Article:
Table of Contents
Improving your take-off #
Take-offs are one of the most critical and challenging aspects of flying. A bad take-off can result in an accident, while a good take-off can get you safely airborne and on your way to your destination. My FS Flights can help you improve your take-offs by providing detailed data and analysis of your flights. With this information, you can see where you can make improvements and practice your take-offs until you have them perfected. My FS Flights can also provide tips and advice from experienced pilots to help you make the most of your take-off experiences. So whether you’re a beginner or a professional pilot, My FS Flights can help you improve your take-offs and make flying more enjoyable.
Pre-flight checklists and procedures #
These are critical to aviation safety. Unfortunately, some pilots do not follow these procedures correctly or consistently. A prominent National Transportation Safety Board (NTSB) study found that 42% of take-offs were performed without a proper pre-flight check. This can lead to dangerous situations and accidents.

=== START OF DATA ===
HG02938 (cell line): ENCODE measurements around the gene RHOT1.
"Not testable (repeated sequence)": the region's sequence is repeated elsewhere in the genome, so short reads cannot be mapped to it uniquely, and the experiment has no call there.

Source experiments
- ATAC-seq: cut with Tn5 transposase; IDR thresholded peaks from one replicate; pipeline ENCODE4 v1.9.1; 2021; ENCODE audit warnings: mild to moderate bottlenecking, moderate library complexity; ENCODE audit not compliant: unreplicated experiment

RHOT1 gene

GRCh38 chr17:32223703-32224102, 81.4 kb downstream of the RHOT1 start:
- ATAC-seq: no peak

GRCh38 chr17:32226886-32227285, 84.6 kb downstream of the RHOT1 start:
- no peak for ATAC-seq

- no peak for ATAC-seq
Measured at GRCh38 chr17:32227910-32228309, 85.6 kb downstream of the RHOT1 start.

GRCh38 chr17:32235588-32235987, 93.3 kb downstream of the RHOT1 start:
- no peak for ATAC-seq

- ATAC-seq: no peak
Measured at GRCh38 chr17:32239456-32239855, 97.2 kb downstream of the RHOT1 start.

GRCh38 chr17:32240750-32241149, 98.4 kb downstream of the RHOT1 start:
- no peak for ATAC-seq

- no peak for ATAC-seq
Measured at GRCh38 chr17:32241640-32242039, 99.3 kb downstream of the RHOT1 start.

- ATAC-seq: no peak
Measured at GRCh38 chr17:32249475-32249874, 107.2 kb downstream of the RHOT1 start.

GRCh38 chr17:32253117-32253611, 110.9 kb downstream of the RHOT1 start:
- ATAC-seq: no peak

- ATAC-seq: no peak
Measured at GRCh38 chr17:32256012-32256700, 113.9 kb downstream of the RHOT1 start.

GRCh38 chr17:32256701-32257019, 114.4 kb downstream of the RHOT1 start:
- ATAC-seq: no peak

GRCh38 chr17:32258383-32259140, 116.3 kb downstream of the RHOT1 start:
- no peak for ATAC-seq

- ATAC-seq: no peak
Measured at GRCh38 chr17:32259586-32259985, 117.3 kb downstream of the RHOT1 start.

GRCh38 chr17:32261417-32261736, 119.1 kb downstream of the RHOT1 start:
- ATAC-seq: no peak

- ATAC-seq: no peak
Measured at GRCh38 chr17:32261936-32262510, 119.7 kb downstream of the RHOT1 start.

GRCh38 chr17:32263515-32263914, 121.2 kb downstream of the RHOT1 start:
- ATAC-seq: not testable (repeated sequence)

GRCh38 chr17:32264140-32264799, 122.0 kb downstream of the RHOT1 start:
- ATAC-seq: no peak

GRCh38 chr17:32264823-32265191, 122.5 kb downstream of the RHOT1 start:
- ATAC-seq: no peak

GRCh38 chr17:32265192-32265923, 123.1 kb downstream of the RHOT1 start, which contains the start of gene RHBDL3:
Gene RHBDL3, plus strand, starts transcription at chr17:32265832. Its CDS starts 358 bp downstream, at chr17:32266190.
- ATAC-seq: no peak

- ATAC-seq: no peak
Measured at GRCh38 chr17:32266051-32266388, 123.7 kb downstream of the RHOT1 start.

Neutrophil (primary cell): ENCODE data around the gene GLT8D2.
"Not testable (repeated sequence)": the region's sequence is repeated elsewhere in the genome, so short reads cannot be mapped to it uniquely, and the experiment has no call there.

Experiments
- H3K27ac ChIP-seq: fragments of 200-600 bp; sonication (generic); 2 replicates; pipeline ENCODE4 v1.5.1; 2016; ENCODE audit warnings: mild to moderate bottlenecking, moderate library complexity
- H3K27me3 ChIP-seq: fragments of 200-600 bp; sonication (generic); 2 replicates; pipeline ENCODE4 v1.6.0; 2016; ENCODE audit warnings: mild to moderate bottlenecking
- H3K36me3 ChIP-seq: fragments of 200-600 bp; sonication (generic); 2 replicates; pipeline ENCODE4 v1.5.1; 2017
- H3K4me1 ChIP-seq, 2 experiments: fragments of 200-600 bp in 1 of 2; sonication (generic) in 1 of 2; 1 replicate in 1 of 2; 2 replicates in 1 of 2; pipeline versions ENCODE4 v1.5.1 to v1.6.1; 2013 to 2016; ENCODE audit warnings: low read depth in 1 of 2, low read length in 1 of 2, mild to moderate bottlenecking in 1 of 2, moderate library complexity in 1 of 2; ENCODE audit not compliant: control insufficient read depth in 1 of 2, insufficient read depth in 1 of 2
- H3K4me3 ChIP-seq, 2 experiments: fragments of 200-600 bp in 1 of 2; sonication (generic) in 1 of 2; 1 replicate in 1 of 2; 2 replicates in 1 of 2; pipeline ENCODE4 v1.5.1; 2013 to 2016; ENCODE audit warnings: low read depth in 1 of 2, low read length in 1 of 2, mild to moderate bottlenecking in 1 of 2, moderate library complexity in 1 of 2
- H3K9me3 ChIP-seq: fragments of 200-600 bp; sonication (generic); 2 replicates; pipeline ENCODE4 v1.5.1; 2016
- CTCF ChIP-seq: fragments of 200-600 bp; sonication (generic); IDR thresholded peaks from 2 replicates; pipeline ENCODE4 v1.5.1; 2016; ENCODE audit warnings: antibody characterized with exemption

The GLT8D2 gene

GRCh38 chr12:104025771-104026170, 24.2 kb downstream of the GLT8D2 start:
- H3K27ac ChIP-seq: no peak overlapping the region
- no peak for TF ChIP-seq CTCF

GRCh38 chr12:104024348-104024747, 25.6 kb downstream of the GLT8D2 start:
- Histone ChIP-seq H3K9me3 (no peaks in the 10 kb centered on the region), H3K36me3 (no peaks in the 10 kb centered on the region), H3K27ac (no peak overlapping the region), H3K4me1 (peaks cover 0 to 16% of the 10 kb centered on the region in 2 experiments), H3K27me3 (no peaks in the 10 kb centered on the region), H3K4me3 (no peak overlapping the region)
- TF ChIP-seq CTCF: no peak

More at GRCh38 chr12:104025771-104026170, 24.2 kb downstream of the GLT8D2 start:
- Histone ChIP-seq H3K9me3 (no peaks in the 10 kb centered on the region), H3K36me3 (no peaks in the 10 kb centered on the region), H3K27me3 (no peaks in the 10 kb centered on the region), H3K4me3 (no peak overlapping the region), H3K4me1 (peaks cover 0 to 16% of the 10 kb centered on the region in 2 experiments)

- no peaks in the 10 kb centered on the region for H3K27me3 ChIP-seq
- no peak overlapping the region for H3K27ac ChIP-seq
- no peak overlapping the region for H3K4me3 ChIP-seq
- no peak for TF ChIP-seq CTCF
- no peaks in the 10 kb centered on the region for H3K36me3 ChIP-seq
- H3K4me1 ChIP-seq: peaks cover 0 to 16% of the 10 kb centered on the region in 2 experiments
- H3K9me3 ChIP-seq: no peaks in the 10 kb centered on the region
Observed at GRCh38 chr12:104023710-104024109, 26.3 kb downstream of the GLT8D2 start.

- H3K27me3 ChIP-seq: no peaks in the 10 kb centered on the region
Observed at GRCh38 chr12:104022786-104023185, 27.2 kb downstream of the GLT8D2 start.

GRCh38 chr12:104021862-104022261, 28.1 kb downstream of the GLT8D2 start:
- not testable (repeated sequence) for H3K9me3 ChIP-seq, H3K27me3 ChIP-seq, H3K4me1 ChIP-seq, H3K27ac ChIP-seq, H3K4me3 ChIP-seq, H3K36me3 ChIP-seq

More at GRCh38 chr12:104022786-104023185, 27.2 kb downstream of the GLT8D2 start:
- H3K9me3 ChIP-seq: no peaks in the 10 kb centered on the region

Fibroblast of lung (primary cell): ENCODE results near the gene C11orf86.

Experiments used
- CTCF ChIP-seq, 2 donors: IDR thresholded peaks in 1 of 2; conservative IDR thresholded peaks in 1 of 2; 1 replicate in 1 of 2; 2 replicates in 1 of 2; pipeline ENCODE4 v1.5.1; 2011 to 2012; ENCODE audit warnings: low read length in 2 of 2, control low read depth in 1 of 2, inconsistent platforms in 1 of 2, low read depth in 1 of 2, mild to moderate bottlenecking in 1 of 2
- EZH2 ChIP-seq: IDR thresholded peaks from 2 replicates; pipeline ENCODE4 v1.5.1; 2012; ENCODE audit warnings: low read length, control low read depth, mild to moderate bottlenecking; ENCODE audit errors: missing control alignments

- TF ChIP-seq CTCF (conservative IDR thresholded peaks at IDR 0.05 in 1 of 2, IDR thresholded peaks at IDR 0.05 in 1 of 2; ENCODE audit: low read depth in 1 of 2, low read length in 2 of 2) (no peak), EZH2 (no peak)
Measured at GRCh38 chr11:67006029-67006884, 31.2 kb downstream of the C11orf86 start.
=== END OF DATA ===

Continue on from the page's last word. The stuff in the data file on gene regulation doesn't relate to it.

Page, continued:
Before pre-flight procedures, there are some briefings or data to be gathered about flight preparation. Here are a few of the data needed;
- Weather forecasts ensure the pilot is prepared for the weather present within the aerodrome and any weather en route to the destination. Some weather data are provided by ATIS (Automatic Terminal Information Service)
- Aerodrome alternates - these are aerodromes that are set in case the arrival aerodrome becomes unavailable. There are three types of alternate aerodromes.
- Take-off alternate - this is an aerodrome that would be the nearest aerodrome to the departure aerodrome should the aircraft need to land after take-off, and the departure aerodrome is not available to be the take-off alternate.
- En-route alternate - an aerodrome that should be available if a diversion is necessary while the aircraft is en route to the arrival aerodrome.
- Destination alternate - this is the nearest available aerodrome if the arrival aerodrome becomes unavailable.